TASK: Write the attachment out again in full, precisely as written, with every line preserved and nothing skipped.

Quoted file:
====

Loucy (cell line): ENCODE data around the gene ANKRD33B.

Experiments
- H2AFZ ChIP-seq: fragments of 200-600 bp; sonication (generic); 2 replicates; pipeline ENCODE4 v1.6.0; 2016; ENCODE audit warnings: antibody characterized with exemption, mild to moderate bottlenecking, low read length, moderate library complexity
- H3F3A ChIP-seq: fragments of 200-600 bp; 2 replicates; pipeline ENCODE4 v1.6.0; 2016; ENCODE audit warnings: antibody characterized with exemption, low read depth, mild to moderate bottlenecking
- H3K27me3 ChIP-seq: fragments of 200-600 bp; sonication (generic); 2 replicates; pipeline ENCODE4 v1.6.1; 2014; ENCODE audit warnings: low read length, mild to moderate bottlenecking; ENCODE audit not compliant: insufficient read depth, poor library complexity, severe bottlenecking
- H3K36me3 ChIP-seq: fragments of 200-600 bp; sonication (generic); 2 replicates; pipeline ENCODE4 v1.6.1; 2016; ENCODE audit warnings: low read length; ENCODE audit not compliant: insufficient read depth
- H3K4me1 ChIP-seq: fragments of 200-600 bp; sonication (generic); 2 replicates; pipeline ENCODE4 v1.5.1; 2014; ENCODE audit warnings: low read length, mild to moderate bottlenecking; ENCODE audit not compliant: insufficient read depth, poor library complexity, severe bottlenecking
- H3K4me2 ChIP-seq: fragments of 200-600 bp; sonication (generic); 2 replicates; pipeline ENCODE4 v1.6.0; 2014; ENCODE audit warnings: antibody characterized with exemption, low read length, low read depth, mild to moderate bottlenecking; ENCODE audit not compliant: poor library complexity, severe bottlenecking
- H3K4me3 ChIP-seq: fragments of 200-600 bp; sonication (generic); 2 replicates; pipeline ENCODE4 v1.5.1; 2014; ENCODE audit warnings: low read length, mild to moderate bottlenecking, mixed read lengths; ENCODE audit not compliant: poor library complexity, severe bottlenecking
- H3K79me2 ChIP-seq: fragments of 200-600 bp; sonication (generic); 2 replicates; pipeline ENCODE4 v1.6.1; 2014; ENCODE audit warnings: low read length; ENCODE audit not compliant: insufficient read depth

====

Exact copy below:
Loucy (cell line): ENCODE data around the gene ANKRD33B.

Experiments
- H2AFZ ChIP-seq: fragments of 200-600 bp; sonication (generic); 2 replicates; pipeline ENCODE4 v1.6.0; 2016; ENCODE audit warnings: antibody characterized with exemption, mild to moderate bottlenecking, low read length, moderate library complexity
- H3F3A ChIP-seq: fragments of 200-600 bp; 2 replicates; pipeline ENCODE4 v1.6.0; 2016; ENCODE audit warnings: antibody characterized with exemption, low read depth, mild to moderate bottlenecking
- H3K27me3 ChIP-seq: fragments of 200-600 bp; sonication (generic); 2 replicates; pipeline ENCODE4 v1.6.1; 2014; ENCODE audit warnings: low read length, mild to moderate bottlenecking; ENCODE audit not compliant: insufficient read depth, poor library complexity, severe bottlenecking
- H3K36me3 ChIP-seq: fragments of 200-600 bp; sonication (generic); 2 replicates; pipeline ENCODE4 v1.6.1; 2016; ENCODE audit warnings: low read length; ENCODE audit not compliant: insufficient read depth
- H3K4me1 ChIP-seq: fragments of 200-600 bp; sonication (generic); 2 replicates; pipeline ENCODE4 v1.5.1; 2014; ENCODE audit warnings: low read length, mild to moderate bottlenecking; ENCODE audit not compliant: insufficient read depth, poor library complexity, severe bottlenecking
- H3K4me2 ChIP-seq: fragments of 200-600 bp; sonication (generic); 2 replicates; pipeline ENCODE4 v1.6.0; 2014; ENCODE audit warnings: antibody characterized with exemption, low read length, low read depth, mild to moderate bottlenecking; ENCODE audit not compliant: poor library complexity, severe bottlenecking
- H3K4me3 ChIP-seq: fragments of 200-600 bp; sonication (generic); 2 replicates; pipeline ENCODE4 v1.5.1; 2014; ENCODE audit warnings: low read length, mild to moderate bottlenecking, mixed read lengths; ENCODE audit not compliant: poor library complexity, severe bottlenecking
- H3K79me2 ChIP-seq: fragments of 200-600 bp; sonication (generic); 2 replicates; pipeline ENCODE4 v1.6.1; 2014; ENCODE audit warnings: low read length; ENCODE audit not compliant: insufficient read depth